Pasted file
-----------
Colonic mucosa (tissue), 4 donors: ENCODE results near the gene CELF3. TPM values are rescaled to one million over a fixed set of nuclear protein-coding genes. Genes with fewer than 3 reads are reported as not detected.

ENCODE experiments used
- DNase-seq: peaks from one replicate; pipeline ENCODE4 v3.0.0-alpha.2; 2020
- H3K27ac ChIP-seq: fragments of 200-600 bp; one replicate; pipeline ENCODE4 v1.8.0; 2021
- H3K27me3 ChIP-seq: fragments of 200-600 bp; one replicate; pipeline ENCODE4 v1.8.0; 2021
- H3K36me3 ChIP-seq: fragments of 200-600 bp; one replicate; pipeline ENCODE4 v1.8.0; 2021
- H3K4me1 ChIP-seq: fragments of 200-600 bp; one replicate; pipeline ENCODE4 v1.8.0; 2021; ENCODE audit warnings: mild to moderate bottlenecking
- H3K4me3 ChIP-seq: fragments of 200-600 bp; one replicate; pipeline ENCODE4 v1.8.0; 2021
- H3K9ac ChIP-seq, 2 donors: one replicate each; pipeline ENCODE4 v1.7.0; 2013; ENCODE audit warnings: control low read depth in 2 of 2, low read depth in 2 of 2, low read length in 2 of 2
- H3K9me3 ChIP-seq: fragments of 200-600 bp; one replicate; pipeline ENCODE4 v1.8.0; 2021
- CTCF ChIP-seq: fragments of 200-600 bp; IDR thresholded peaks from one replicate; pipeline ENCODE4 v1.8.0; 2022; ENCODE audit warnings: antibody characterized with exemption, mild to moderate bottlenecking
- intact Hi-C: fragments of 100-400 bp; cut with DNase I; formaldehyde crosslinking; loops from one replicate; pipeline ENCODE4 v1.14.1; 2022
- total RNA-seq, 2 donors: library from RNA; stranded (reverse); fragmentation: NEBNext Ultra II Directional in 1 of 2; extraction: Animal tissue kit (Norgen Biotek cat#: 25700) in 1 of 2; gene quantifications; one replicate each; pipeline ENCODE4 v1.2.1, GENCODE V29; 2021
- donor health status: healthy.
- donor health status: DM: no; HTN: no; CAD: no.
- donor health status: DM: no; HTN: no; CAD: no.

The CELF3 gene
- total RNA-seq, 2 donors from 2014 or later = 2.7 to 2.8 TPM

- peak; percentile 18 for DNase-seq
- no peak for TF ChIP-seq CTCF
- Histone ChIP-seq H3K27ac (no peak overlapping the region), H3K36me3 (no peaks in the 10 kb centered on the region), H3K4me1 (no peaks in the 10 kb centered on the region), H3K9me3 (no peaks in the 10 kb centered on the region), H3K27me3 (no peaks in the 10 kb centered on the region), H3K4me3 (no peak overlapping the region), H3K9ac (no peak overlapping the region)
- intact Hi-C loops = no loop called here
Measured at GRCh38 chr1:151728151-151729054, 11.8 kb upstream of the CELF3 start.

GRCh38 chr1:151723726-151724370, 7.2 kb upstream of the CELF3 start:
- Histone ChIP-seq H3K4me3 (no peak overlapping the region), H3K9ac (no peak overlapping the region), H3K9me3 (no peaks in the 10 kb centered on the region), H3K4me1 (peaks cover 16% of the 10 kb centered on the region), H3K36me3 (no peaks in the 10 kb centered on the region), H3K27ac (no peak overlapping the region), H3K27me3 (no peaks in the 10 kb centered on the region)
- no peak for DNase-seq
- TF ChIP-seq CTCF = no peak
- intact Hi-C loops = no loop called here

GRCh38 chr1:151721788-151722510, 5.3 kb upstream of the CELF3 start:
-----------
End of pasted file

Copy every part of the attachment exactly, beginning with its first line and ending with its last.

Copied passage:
Colonic mucosa (tissue), 4 donors: ENCODE results near the gene CELF3. TPM values are rescaled to one million over a fixed set of nuclear protein-coding genes. Genes with fewer than 3 reads are reported as not detected.

ENCODE experiments used
- DNase-seq: peaks from one replicate; pipeline ENCODE4 v3.0.0-alpha.2; 2020
- H3K27ac ChIP-seq: fragments of 200-600 bp; one replicate; pipeline ENCODE4 v1.8.0; 2021
- H3K27me3 ChIP-seq: fragments of 200-600 bp; one replicate; pipeline ENCODE4 v1.8.0; 2021
- H3K36me3 ChIP-seq: fragments of 200-600 bp; one replicate; pipeline ENCODE4 v1.8.0; 2021
- H3K4me1 ChIP-seq: fragments of 200-600 bp; one replicate; pipeline ENCODE4 v1.8.0; 2021; ENCODE audit warnings: mild to moderate bottlenecking
- H3K4me3 ChIP-seq: fragments of 200-600 bp; one replicate; pipeline ENCODE4 v1.8.0; 2021
- H3K9ac ChIP-seq, 2 donors: one replicate each; pipeline ENCODE4 v1.7.0; 2013; ENCODE audit warnings: control low read depth in 2 of 2, low read depth in 2 of 2, low read length in 2 of 2
- H3K9me3 ChIP-seq: fragments of 200-600 bp; one replicate; pipeline ENCODE4 v1.8.0; 2021
- CTCF ChIP-seq: fragments of 200-600 bp; IDR thresholded peaks from one replicate; pipeline ENCODE4 v1.8.0; 2022; ENCODE audit warnings: antibody characterized with exemption, mild to moderate bottlenecking
- intact Hi-C: fragments of 100-400 bp; cut with DNase I; formaldehyde crosslinking; loops from one replicate; pipeline ENCODE4 v1.14.1; 2022
- total RNA-seq, 2 donors: library from RNA; stranded (reverse); fragmentation: NEBNext Ultra II Directional in 1 of 2; extraction: Animal tissue kit (Norgen Biotek cat#: 25700) in 1 of 2; gene quantifications; one replicate each; pipeline ENCODE4 v1.2.1, GENCODE V29; 2021
- donor health status: healthy.
- donor health status: DM: no; HTN: no; CAD: no.
- donor health status: DM: no; HTN: no; CAD: no.

The CELF3 gene
- total RNA-seq, 2 donors from 2014 or later = 2.7 to 2.8 TPM

- peak; percentile 18 for DNase-seq
- no peak for TF ChIP-seq CTCF
- Histone ChIP-seq H3K27ac (no peak overlapping the region), H3K36me3 (no peaks in the 10 kb centered on the region), H3K4me1 (no peaks in the 10 kb centered on the region), H3K9me3 (no peaks in the 10 kb centered on the region), H3K27me3 (no peaks in the 10 kb centered on the region), H3K4me3 (no peak overlapping the region), H3K9ac (no peak overlapping the region)
- intact Hi-C loops = no loop called here
Measured at GRCh38 chr1:151728151-151729054, 11.8 kb upstream of the CELF3 start.

GRCh38 chr1:151723726-151724370, 7.2 kb upstream of the CELF3 start:
- Histone ChIP-seq H3K4me3 (no peak overlapping the region), H3K9ac (no peak overlapping the region), H3K9me3 (no peaks in the 10 kb centered on the region), H3K4me1 (peaks cover 16% of the 10 kb centered on the region), H3K36me3 (no peaks in the 10 kb centered on the region), H3K27ac (no peak overlapping the region), H3K27me3 (no peaks in the 10 kb centered on the region)
- no peak for DNase-seq
- TF ChIP-seq CTCF = no peak
- intact Hi-C loops = no loop called here

GRCh38 chr1:151721788-151722510, 5.3 kb upstream of the CELF3 start: